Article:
What is wrong with Dick Cheney? Since the earliest days of his vice presidency, people have been asking this question. At first, it was mostly out of partisan pique; but, increasingly, it's in troubled tones, as one of the most powerful men on the planet grows ever more rigid, belligerent, and just plain odd in both his public utterances ("Go fuck yourself," Senator Leahy) and private actions (shoot a man in the face and not bother to call your boss 'til the next day: What's up with that?). In October 2005, longtime Bush-Cheney pal Brent Scowcroft fanned the Dick-has-changed flames when he told The New Yorker, "I consider Cheney a good friend--I've known him for thirty years. But Dick Cheney I don't know anymore." By the following February, a Newsweek profile noted that speculation as to the causes of the vice president's "darkening persona" had become a favorite Beltway parlor game. ("Has he been transformed, warped, perhaps corrupted--by stress, wealth, aging, illness, the real terrors of the world or possibly some inner goblins?") Fast-forward a year, and Cheney can hardly open his mouth without setting off a fresh wave of buzz about whether he has finally gone 'round the bend. As Washington Post columnist Jim Hoagland recently asked, "Is the vice president losing his influence, or perhaps his mind?"
Much of the Cheney speculation focuses on September 11 and the nation's subsequent immersion in a shadowy new breed of war. Another popular theory holds that Cheney's time in the private sector--and the enormous wealth, power, and privacy to which he grew accustomed--spoiled him for a return to public service. Yet another posits that Cheney, recognizing this president's need for a strong father figure, has gotten carried away with his role as White House pater familias. But, alongside such talk of external stressors, the possibility is often floated that Cheney's transformation has a more physiological root--specifically, that the vice president's chronic heart problems are to blame. While this theory tends to be quickly dismissed as lacking concrete proof, it nonetheless resurfaces again and again, as if people are unable to dismiss the notion entirely.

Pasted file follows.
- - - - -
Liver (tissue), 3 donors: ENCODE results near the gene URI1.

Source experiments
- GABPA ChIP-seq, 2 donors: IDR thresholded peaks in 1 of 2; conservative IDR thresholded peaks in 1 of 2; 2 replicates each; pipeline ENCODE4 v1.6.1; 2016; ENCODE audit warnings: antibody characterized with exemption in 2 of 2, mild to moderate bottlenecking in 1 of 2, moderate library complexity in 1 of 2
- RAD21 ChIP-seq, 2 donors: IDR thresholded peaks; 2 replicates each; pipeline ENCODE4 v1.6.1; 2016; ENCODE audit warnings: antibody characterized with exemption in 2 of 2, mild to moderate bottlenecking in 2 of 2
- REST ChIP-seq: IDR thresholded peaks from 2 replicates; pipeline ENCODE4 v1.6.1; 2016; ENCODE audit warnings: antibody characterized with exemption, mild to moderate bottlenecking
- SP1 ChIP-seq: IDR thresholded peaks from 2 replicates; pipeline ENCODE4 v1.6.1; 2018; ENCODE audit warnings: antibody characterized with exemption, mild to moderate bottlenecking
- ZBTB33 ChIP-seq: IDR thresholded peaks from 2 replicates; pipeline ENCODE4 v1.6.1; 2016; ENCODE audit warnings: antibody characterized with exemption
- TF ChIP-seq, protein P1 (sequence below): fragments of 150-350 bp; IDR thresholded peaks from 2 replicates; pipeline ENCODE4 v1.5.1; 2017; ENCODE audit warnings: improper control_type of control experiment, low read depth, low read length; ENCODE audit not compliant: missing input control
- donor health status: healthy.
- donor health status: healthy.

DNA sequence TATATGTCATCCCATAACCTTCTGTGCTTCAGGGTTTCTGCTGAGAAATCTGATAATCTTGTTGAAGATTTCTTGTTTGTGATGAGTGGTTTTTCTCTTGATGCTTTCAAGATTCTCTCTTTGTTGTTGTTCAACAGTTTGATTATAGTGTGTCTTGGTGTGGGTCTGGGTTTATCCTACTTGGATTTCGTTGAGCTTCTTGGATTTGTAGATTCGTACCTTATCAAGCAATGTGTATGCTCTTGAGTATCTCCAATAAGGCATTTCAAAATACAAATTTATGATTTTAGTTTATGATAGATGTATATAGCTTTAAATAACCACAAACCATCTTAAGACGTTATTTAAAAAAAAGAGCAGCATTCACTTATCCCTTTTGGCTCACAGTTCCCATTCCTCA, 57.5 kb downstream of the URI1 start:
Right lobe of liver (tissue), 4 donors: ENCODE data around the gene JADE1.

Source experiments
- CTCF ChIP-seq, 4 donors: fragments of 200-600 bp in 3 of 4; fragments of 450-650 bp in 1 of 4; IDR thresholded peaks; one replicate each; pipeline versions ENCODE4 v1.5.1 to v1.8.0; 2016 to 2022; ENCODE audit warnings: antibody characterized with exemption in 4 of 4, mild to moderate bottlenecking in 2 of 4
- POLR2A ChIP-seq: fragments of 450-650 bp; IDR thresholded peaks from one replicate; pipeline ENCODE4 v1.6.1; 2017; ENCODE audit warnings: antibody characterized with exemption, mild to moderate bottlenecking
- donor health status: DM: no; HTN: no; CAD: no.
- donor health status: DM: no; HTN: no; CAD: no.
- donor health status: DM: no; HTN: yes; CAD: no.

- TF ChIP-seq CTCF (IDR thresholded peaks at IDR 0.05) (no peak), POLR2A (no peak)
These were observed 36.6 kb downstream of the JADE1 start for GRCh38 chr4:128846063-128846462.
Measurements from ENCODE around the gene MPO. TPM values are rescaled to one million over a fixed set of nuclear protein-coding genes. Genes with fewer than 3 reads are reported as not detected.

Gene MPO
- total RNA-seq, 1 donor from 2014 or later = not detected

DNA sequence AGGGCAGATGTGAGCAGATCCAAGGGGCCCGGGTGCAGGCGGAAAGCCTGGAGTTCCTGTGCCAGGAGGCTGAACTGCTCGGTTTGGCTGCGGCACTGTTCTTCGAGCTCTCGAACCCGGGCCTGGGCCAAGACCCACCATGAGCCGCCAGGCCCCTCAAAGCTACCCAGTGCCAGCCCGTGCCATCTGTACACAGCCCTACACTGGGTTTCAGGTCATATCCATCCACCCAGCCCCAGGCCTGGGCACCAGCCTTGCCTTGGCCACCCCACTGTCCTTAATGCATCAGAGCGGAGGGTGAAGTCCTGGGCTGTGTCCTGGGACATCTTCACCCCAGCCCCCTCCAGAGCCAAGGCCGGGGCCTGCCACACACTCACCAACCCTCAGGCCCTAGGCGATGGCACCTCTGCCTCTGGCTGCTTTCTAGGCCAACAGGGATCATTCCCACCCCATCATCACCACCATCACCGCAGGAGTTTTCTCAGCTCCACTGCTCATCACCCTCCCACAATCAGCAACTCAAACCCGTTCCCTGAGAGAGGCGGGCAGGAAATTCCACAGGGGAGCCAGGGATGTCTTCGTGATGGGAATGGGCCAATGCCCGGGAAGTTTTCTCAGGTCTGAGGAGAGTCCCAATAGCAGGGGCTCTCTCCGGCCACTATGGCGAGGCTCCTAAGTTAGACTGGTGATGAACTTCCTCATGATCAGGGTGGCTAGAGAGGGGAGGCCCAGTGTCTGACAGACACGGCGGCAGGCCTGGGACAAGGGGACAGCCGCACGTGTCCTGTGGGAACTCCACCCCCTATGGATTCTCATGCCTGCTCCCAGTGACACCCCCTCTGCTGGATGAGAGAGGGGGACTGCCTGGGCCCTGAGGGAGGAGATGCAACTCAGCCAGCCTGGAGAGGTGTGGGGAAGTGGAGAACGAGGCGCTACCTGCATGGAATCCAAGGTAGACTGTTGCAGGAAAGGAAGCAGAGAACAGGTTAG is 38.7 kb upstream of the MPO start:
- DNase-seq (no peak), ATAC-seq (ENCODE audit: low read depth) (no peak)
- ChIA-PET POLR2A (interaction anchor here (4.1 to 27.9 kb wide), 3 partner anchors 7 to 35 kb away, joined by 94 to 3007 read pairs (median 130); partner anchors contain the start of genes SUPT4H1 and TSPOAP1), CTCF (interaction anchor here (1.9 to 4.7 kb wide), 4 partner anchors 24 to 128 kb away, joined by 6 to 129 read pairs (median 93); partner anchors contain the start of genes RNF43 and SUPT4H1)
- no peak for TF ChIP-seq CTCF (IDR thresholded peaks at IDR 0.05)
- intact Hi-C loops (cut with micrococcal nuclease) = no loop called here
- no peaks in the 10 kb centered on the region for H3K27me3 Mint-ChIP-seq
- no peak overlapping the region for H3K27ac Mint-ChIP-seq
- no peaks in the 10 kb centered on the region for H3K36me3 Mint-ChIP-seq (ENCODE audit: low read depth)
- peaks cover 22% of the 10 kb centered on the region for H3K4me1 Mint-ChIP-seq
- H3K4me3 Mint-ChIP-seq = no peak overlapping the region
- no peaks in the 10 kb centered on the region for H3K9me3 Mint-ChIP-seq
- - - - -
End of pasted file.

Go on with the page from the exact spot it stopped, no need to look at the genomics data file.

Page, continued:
Part of the problem may be that the science surrounding this issue remains, in many ways, as much of a puzzle as the vice president himself. Currently, there exists an impressive (and growing) pile of research indicating numerous ways in which a person's cardiovascular troubles--as well as the treatment he receives for them--may erode his mental acuity, especially as a body ages. But there is, as yet, little consensus about the exact hows, whys, and what-to-do-about-its involved. Even so, considering all that we know about the sorry state of Cheney's circulatory system--spotlighted most recently by the March 5 news that the v.p. is suffering from deep vein thrombosis, a potentially fatal blood clot in his left leg that will require months of treatment with blood thinners--it seems only prudent to bring the cocktail chatter into the open and examine some of the research linking heart health and cognitive function. Is there, in fact, any medical basis for the persistent speculation that--war, terrorism, and partisan politics notwithstanding--the trouble with Dick Cheney is, quite literally, a broken heart?